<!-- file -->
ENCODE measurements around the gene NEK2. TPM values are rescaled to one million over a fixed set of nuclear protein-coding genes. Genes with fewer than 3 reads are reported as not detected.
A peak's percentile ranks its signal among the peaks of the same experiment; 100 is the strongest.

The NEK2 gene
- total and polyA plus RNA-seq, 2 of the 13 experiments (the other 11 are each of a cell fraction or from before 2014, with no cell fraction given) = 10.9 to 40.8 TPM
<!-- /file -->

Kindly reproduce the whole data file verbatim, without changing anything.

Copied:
ENCODE measurements around the gene NEK2. TPM values are rescaled to one million over a fixed set of nuclear protein-coding genes. Genes with fewer than 3 reads are reported as not detected.
A peak's percentile ranks its signal among the peaks of the same experiment; 100 is the strongest.

The NEK2 gene
- total and polyA plus RNA-seq, 2 of the 13 experiments (the other 11 are each of a cell fraction or from before 2014, with no cell fraction given) = 10.9 to 40.8 TPM